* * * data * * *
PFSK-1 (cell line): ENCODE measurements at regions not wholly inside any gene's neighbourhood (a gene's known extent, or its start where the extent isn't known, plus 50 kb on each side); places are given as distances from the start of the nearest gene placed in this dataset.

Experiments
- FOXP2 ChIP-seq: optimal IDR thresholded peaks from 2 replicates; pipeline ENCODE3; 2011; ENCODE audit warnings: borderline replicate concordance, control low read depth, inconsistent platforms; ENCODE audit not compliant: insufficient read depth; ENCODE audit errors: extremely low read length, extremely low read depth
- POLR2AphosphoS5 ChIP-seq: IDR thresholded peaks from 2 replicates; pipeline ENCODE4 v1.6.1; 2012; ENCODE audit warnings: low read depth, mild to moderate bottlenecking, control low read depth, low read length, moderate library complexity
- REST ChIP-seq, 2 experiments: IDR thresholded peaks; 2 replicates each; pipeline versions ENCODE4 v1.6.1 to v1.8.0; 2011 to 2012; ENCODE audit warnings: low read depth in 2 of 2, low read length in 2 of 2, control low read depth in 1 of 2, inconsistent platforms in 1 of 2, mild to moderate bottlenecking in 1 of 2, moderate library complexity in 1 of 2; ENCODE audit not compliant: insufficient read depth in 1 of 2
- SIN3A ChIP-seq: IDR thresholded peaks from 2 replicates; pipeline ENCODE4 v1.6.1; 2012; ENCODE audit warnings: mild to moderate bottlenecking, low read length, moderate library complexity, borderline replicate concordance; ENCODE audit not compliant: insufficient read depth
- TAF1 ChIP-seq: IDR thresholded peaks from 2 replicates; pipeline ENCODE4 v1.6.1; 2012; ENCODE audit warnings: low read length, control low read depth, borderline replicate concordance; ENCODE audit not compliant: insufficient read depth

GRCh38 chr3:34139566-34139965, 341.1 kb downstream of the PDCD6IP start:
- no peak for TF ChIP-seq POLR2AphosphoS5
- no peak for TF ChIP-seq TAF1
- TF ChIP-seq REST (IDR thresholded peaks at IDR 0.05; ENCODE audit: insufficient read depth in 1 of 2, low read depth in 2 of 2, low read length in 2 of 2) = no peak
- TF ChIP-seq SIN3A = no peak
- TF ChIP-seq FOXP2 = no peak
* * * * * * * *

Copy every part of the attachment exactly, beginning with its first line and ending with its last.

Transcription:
PFSK-1 (cell line): ENCODE measurements at regions not wholly inside any gene's neighbourhood (a gene's known extent, or its start where the extent isn't known, plus 50 kb on each side); places are given as distances from the start of the nearest gene placed in this dataset.

Experiments
- FOXP2 ChIP-seq: optimal IDR thresholded peaks from 2 replicates; pipeline ENCODE3; 2011; ENCODE audit warnings: borderline replicate concordance, control low read depth, inconsistent platforms; ENCODE audit not compliant: insufficient read depth; ENCODE audit errors: extremely low read length, extremely low read depth
- POLR2AphosphoS5 ChIP-seq: IDR thresholded peaks from 2 replicates; pipeline ENCODE4 v1.6.1; 2012; ENCODE audit warnings: low read depth, mild to moderate bottlenecking, control low read depth, low read length, moderate library complexity
- REST ChIP-seq, 2 experiments: IDR thresholded peaks; 2 replicates each; pipeline versions ENCODE4 v1.6.1 to v1.8.0; 2011 to 2012; ENCODE audit warnings: low read depth in 2 of 2, low read length in 2 of 2, control low read depth in 1 of 2, inconsistent platforms in 1 of 2, mild to moderate bottlenecking in 1 of 2, moderate library complexity in 1 of 2; ENCODE audit not compliant: insufficient read depth in 1 of 2
- SIN3A ChIP-seq: IDR thresholded peaks from 2 replicates; pipeline ENCODE4 v1.6.1; 2012; ENCODE audit warnings: mild to moderate bottlenecking, low read length, moderate library complexity, borderline replicate concordance; ENCODE audit not compliant: insufficient read depth
- TAF1 ChIP-seq: IDR thresholded peaks from 2 replicates; pipeline ENCODE4 v1.6.1; 2012; ENCODE audit warnings: low read length, control low read depth, borderline replicate concordance; ENCODE audit not compliant: insufficient read depth

GRCh38 chr3:34139566-34139965, 341.1 kb downstream of the PDCD6IP start:
- no peak for TF ChIP-seq POLR2AphosphoS5
- no peak for TF ChIP-seq TAF1
- TF ChIP-seq REST (IDR thresholded peaks at IDR 0.05; ENCODE audit: insufficient read depth in 1 of 2, low read depth in 2 of 2, low read length in 2 of 2) = no peak
- TF ChIP-seq SIN3A = no peak
- TF ChIP-seq FOXP2 = no peak